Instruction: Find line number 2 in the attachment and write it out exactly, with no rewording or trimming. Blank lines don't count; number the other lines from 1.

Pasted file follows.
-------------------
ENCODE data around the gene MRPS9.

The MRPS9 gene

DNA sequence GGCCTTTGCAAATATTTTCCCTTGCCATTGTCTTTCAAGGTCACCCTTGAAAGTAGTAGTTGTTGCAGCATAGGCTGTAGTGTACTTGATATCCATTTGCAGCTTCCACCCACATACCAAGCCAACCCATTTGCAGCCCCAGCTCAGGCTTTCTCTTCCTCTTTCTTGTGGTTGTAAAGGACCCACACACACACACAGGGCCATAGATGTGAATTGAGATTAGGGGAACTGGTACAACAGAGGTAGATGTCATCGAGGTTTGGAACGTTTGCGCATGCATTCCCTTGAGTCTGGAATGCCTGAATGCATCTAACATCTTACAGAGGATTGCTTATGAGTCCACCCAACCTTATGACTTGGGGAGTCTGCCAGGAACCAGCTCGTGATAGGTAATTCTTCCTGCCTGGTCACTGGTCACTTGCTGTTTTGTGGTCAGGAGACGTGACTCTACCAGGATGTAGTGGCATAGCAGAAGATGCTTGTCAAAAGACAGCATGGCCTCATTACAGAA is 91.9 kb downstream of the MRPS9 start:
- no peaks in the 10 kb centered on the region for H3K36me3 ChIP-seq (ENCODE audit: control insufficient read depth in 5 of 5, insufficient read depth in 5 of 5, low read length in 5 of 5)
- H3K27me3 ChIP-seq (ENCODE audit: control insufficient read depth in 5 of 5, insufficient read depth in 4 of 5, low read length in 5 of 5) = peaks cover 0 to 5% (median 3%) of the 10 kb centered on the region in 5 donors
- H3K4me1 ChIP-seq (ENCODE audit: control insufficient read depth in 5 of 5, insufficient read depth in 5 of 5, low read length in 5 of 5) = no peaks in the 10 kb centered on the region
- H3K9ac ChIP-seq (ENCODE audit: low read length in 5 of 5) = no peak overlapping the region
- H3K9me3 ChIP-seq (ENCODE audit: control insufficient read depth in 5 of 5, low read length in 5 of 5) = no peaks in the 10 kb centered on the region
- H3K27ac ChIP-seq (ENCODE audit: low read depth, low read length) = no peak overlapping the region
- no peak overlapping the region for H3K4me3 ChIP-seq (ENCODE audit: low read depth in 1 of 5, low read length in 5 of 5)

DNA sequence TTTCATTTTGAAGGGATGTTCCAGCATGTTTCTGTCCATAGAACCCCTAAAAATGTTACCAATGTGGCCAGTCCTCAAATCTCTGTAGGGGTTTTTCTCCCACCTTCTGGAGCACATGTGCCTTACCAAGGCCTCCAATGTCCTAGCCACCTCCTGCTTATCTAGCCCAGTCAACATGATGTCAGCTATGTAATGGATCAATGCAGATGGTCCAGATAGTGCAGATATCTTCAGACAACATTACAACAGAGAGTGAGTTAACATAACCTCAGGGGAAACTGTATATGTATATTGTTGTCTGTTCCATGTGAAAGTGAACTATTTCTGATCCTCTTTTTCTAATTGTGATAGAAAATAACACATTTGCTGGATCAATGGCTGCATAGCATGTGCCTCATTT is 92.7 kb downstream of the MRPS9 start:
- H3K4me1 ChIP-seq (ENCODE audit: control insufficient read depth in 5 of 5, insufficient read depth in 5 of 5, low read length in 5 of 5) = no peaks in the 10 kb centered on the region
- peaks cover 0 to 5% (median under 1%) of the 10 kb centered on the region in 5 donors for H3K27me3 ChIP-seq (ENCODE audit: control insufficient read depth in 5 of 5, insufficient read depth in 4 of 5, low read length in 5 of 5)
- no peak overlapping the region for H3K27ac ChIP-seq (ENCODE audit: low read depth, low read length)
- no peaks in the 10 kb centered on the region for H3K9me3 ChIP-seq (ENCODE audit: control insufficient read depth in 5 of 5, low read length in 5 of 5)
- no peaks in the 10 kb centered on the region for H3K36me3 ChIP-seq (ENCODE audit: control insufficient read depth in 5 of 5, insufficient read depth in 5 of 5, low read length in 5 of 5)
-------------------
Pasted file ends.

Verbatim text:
The MRPS9 gene